SONS OF THE SPHINX
Author: Cheryl Carpinello
Publisher: Beyond Today Educator
Genre: YA/Historical Fiction
Many times very insistent, the dead cared little for her surroundings. They even bothered her in class. Dates? Forget that.
Then one day, he shows up in her room. An old dead guy. A really old famous dead guy. In living human form!
Thrilling story of battling good and evil in an ancient world.
I don’t see dead people. I hear them. I talk to them. Boy, you should try that. Talk about people looking at you like you’ve got two heads. That will do it. I used to look in the mirror after talking to them to see what others saw. All I saw was me, Rosa, an ordinary fifteen-year-old girl. Well, not so ordinary. I do have my father’s emerald eyes, but no glowing auras, no ghosts on my shoulders, only my sun-streaked blond hair usually in need of a .
It would be one thing if I talked to famous dead people. You know, like that Elvis Presley guy my mother still drools over? I mean, really? The guy would be, like, ancient today! Anyway, if I talked to him, I could give my mom a personal message like, “Sorry we never got to hook up.” That would be worth a few extra bucks for allowance, don’t you think?
No, the dead people who talk to me are just dead nobodies. Nothing exciting to say. Nothing going down. They’re just hanging out, waiting for—I don’t know—to be more dead, I guess. Or to see how much trouble they can get me in.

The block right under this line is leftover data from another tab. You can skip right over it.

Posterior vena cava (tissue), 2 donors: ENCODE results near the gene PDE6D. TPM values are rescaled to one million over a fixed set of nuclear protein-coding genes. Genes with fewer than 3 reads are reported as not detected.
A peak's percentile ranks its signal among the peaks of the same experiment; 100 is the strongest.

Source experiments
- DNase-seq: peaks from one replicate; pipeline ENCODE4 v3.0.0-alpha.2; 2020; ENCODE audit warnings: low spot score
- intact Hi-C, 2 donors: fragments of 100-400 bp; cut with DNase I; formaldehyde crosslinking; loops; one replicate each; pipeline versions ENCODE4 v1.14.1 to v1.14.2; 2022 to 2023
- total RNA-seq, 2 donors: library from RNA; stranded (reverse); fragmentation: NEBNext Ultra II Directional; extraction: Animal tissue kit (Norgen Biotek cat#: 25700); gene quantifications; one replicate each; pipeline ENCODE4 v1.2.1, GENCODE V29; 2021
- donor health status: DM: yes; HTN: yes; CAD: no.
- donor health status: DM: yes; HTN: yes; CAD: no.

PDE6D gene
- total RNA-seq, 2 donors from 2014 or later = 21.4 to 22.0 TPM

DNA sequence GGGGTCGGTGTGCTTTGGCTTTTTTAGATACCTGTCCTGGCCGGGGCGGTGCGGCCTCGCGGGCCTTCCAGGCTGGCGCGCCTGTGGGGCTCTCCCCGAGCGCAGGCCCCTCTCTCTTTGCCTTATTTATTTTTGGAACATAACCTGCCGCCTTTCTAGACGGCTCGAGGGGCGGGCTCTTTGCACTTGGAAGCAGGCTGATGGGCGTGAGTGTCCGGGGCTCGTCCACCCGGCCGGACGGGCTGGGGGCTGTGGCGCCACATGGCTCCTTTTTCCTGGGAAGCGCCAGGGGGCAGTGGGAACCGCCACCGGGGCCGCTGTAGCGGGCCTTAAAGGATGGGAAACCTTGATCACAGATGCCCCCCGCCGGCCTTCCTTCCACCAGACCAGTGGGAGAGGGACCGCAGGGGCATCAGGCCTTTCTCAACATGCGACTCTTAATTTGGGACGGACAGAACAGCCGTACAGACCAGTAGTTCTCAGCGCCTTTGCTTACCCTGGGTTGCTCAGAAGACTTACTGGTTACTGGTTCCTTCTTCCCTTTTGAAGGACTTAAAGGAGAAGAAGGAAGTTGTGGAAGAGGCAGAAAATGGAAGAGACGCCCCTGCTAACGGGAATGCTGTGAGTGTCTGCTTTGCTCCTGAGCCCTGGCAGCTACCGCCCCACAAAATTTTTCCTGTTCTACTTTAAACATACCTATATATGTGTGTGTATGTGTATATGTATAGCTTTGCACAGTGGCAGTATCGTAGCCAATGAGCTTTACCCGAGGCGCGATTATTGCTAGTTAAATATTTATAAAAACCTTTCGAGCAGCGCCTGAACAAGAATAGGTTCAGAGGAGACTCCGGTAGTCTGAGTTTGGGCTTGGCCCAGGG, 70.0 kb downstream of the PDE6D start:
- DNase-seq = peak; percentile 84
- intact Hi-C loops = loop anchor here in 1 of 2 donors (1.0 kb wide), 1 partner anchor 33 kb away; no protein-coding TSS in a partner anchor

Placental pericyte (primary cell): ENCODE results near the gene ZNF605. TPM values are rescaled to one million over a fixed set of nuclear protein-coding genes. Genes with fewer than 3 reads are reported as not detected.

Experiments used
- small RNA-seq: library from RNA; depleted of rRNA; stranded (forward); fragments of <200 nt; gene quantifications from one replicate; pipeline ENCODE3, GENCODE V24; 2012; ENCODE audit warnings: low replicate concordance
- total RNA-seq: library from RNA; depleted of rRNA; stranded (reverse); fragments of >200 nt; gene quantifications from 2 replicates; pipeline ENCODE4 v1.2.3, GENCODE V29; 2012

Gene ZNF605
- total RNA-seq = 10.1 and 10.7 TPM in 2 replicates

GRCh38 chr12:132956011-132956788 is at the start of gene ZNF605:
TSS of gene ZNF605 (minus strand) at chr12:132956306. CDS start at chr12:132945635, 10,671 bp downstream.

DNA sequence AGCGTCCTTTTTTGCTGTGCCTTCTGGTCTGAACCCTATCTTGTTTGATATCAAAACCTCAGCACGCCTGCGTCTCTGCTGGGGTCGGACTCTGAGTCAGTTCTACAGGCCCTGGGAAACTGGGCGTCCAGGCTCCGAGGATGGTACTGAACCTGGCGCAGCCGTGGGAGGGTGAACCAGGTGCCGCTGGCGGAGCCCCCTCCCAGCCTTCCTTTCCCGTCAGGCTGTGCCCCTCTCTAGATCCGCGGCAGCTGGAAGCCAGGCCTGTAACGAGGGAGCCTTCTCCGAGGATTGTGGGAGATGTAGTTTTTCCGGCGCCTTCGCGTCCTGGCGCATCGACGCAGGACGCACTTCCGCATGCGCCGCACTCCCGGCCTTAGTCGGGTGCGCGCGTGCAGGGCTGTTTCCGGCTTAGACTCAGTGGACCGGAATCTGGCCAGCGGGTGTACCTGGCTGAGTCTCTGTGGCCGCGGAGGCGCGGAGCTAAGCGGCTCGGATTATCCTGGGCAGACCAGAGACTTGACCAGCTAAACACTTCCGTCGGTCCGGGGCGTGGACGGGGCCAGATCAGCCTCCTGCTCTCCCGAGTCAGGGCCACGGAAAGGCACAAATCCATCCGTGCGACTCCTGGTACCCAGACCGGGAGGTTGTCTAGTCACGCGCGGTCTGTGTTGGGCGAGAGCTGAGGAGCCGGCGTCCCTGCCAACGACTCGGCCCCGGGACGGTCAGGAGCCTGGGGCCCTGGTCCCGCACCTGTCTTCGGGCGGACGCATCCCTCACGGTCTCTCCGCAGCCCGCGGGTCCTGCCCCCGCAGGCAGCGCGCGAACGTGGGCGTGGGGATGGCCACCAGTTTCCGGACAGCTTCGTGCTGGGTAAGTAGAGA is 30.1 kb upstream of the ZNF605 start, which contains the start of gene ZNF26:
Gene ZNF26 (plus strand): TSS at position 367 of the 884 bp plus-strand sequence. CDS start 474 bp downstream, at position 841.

Take today in math class. We’re taking this test, see. I’m concentrating real hard on this problem trying to figure height or something. Then I hear this:
I jerk up in my chair, searching for the guy doing the talking. I glance at the kids on either side of me. Nothing. I look up at the teacher. He’s glaring at me.
“Great,” I whisper. “He probably thinks I’m trying to cheat.” I bow my head and focus on the problem again.
“You, I’m talking to you.”
I shake my head in hopes of tossing out that voice. I know now. Some dumb dead guy wants to talk to me.
“Would you be quiet? I’m trying to take a math test.”
“Oh sure, that’s okay for you to say. I’ll never take another test again.” His voice breaks up like bad radio reception.
“Not my problem.”
“I died too soon, I really did.”
“Look, I haven’t talked to one yet who didn’t say that. Kind of goes with the dead part. Now leave me alone. You’re going to make me fail this test.”
I hear him snort like he has to blow his nose, if the dead can actually do that. Then comes the kicker.
“I just want another chance. I promise I’ll do better.”
“I’m going to say this one more time. Not my problem. Now leave me alone.” I form three exclamation points in my head so if he is reading my thoughts as well as listening, he will get the picture.
“But it isn’t fair,” he whines. “It just isn’t fair.”
Okay. I’m fed up with this guy. I can’t even remember the formula for the problem I’m trying to answer. I am definitely going to fail if he keeps on yapping. I try to ignore him and concentrate on remembering the stupid formula.
My brain is fried, and I’ve had enough. I slam my pencil on my desk and stand up. “Bud, I don’t give a damn if it isn’t fair. Just shut the hell up so I can get this test done!”
Did you get the part where I “stand up and yell”? Yep, that earns me an F on the test AND a trip to the AP’s office. I can’t even defend myself. What am I going to say? “Excuse me, I’m sorry I blurted out loud in the middle of a test, and I’m sorry for cussing, but you see, this dead person wouldn’t shut up.” Yeah, that would go over well. Nope, I just sit with my head down, my face burning from embarrassment, and whisper, “It won’t happen again. Had to be the stress over the test.” You get the picture.
The rest of the day I endure the strange looks and whispers by shrugging and mumbling something like “Idiot dead people.” The kids will avoid me for the next few days. I think they’re afraid whatever I have will rub off on them, or that I’ve gone bananas or something. Understandable.